Cybersecurity In-Depth

The Edge

'It Saved Our Community': 16 Realistic Ransomware Defenses for Cities

Practical steps municipal governments can take to better prevent and respond to ransomware infections.

11. Get an Incident Command System Going
In the sad event that your city is overtaken by ransomware, an incident command system (ICS) will help you organize — providing your response team an action plan and a place to work.

The ICS will also give idle government staff new direction. According to Hinkle, when all the computers went down in Valdez, a lot of people who'd never lived in an analog world were rather at loose ends.

"There's a certain generation of people that don't know how to write. So without their computers, there was a lot of idle time and sitting on hands and 'what do we do now.' ... There was a whole workforce out there that was lost without a computer." he says.

"The ICS model really helped give those people tasks that they could do," says Osburn.

"More than anything it helped keep frivolous requests off Matt's desk," says Hinkle. 

12. Isolate Systems and Contain the Impact 
Because Valdez didn't know the entry point of infection, they also collected all employees' scattered thumb drives. In an abundance of caution — perhaps the attack was a distraction from a related data exfiltration attack — they froze all the city's credit cards.

"First thing I knew ... You do not want to power down systems," says Valdez IT director Matthew Osburn. "You want to isolate them. And that really saved us in the long run."

For example, even though financial systems were locked down by ransomware, Osburn's team was still able to access the SQL Server, which expedited their ability to get back to issuing payroll and tax receipts.

13. Check for Decryption Keys Online maintains a list of published decryption keys. The one you need might very well be there already. Nevertheless, be careful. This might be better done by your professional cyber incident response team.

14. Watch What You Say to Ransomware Operators
Osburn made it very clear that nobody in the city of Valdez communicate with the attackers directly, just as other experts advise that victims let the experts lead communications with criminals. 

The city wanted to ensure that the decryption key would work before sending payment. But, the attackers, who often automate their attacks, did not necessarily know what victim they were talking to. So, when communicating about decryption keys, the Valdez response team protected the city's identity.

"[The attackers] said give us a couple filenames, we'll decrypt them for you to show we have that capability and that it works," says Hinkle. "And so we put our group to work finding three files of which I knew the content and which could not be traced back to the City of Valdez.

"Obviously you don't want it on letterhead. Anything that could be traced back. Once they learn that it's the city of Valdez they have, a simple internet search would reveal that we're able to afford more than 4 Bitcoin. Because up to this point they don't know if we're just a small little mom-and-pop grocery stand. ... They deal in bulk." 

IP Architects' Pironti also encourages negotiation.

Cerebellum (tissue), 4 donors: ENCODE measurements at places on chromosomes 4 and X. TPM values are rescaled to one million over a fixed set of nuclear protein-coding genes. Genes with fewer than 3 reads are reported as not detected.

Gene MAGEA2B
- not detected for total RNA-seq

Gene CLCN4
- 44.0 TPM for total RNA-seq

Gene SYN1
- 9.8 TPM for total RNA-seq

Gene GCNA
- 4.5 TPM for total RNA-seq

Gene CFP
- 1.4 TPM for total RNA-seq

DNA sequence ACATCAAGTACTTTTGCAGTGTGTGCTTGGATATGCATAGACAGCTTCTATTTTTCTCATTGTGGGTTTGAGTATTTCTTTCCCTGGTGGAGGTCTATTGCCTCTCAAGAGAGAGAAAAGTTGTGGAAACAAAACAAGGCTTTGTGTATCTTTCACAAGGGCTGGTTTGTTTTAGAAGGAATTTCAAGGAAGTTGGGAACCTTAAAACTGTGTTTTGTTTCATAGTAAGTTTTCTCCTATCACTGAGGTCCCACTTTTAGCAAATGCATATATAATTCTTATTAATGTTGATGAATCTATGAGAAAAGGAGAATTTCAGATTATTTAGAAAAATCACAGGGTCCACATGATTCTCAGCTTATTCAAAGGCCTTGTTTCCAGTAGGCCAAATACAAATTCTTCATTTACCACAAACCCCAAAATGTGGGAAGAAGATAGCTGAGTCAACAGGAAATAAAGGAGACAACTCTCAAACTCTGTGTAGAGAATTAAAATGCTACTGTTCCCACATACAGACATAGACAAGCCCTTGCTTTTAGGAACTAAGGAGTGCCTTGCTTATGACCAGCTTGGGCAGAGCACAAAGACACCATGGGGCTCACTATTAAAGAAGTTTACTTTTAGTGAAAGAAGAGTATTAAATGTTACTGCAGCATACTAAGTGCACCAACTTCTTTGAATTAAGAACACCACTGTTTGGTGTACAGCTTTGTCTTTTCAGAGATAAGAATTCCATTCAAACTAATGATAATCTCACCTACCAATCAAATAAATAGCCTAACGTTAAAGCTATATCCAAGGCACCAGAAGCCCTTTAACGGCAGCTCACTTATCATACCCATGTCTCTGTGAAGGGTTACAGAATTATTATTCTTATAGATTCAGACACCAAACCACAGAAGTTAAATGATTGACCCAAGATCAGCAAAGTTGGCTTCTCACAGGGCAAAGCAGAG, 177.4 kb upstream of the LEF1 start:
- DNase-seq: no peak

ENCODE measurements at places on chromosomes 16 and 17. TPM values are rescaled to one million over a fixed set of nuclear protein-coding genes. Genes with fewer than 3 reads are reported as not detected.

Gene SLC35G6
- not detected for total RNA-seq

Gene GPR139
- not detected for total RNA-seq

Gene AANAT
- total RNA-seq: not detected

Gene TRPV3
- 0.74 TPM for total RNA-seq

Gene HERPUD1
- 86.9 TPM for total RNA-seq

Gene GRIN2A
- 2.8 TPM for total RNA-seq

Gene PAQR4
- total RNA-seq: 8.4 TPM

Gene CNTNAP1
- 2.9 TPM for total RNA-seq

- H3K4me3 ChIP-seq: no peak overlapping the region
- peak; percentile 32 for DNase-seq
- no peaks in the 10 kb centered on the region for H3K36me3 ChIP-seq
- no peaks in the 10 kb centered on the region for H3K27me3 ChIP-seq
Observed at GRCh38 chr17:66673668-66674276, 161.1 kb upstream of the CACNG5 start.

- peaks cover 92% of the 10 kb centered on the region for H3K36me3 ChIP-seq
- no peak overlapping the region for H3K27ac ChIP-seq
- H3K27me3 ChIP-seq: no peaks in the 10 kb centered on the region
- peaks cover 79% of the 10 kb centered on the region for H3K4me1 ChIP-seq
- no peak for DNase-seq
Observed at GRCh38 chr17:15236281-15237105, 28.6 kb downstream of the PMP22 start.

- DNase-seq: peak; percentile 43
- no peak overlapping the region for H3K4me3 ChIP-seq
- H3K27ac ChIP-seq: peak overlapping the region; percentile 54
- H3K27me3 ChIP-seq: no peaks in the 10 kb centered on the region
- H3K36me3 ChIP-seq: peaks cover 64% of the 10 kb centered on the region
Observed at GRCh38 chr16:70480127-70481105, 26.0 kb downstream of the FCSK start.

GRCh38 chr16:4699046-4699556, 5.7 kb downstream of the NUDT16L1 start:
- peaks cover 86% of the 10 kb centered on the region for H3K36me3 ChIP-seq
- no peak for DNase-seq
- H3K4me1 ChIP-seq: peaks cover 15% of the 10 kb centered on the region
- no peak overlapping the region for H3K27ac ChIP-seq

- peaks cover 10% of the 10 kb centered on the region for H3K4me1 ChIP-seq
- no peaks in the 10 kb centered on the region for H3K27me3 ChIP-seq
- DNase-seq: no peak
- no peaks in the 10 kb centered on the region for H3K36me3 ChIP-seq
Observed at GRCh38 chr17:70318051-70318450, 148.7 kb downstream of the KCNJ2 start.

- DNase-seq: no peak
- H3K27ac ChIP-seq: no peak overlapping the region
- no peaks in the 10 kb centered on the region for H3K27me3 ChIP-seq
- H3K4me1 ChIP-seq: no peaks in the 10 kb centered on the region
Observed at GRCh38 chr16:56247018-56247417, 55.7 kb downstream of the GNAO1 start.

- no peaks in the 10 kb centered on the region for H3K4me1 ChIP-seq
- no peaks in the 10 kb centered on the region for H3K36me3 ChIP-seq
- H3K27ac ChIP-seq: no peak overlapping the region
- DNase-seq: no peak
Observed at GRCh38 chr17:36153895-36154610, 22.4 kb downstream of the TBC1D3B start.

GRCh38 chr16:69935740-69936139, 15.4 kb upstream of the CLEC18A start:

"You never pay full price," he says. Many of the systems are automated, he says, so if you drop one Bitcoin in, even if they asked for five, they might automatically issue the decryption key. "In some cases, they're happy to get anything," he says.

15. Be Careful With Decrypted Files 

Osburn didn't just welcome the files back with open arms, though.

"We got our files back," says Osburn, "but I don't trust 'em."

He's carefully reintroducing files, making sure not to invite weaponized documents or new malware into the system. 

16. Learn From the Experience
Since the initial attack, Valdez has begun incident response plans and a wholesale overhaul of its IT infrastructure so it never happens again.

"Communities prepare for those natural disasters," says Hinkle. A ransomware outbreak "is one that should be tabletopped or practiced or put in place. There was not one for us. We did a lot of things very well, but this was literally learning as we went."

They have since sped up all their other planned upgrades. Osburn says that what would have been rolled out over three years has now been rolled out over three months instead. 

They've upgraded outdated systems to Windows 10 and Server 16. They've virtualized legacy bare metal servers. They're boosting their firewall and endpoint protections.

"We have a different backup system that's not integrated with Active Directory just for this reason," says Osburn. ""There were certain security procedures I was wanting to implement that were a little unpopular. One of them was more difficult passwords. Well, after not having your documents for a month, having your documents and a more difficult password seems like an easy compromise. [The attack] really paved the way to get us where we need to be." 

It's such a beautiful and completely necessary overhaul that Osburn seems secretly grateful to the ransomware operators.

"Usually these systems are very hard to upgrade because you can't have downtime ... Well, that decision was made for us."

"While I'd never want to go through this again, I'd say it's probably one of the best things that could have happened to the city. It gave us the opportunity."

(OK, maybe not-so-secretly grateful.) 

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